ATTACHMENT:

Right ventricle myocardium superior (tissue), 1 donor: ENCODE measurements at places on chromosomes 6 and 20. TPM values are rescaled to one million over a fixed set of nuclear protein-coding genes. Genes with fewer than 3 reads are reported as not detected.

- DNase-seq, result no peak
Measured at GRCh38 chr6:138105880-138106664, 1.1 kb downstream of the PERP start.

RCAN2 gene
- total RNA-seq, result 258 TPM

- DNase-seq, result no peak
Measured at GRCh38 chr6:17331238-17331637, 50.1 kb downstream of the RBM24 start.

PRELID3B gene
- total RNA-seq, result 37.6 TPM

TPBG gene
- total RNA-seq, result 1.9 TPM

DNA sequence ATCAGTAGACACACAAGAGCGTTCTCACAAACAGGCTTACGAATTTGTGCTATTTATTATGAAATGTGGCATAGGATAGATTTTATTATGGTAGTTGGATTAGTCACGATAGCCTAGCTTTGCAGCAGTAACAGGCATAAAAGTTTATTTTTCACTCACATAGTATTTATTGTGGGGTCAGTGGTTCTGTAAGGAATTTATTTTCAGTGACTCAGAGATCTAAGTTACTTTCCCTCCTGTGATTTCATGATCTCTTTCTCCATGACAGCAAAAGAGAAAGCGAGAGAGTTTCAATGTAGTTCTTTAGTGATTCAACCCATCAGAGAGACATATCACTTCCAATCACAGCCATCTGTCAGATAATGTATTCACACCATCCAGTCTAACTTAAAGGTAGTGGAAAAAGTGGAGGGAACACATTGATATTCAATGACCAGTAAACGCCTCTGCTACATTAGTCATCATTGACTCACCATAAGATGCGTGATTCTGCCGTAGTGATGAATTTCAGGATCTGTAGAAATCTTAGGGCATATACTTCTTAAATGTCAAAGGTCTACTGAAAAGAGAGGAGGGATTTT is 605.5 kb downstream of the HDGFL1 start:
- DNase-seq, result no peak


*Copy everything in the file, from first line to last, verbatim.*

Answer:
Right ventricle myocardium superior (tissue), 1 donor: ENCODE measurements at places on chromosomes 6 and 20. TPM values are rescaled to one million over a fixed set of nuclear protein-coding genes. Genes with fewer than 3 reads are reported as not detected.

- DNase-seq, result no peak
Measured at GRCh38 chr6:138105880-138106664, 1.1 kb downstream of the PERP start.

RCAN2 gene
- total RNA-seq, result 258 TPM

- DNase-seq, result no peak
Measured at GRCh38 chr6:17331238-17331637, 50.1 kb downstream of the RBM24 start.

PRELID3B gene
- total RNA-seq, result 37.6 TPM

TPBG gene
- total RNA-seq, result 1.9 TPM

DNA sequence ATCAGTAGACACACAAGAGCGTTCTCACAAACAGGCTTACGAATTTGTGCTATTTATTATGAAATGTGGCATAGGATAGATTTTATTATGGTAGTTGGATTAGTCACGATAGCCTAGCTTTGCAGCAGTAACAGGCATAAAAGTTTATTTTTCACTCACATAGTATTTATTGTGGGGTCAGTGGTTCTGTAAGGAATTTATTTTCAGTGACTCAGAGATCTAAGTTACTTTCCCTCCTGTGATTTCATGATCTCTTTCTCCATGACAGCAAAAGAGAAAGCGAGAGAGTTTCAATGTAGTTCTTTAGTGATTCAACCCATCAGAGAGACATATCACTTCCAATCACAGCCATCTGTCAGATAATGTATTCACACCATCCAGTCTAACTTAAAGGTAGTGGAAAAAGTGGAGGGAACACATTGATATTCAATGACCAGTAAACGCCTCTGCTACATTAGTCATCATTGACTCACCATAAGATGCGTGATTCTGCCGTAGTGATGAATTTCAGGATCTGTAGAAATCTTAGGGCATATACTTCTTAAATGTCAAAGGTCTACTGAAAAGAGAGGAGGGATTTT is 605.5 kb downstream of the HDGFL1 start:
- DNase-seq, result no peak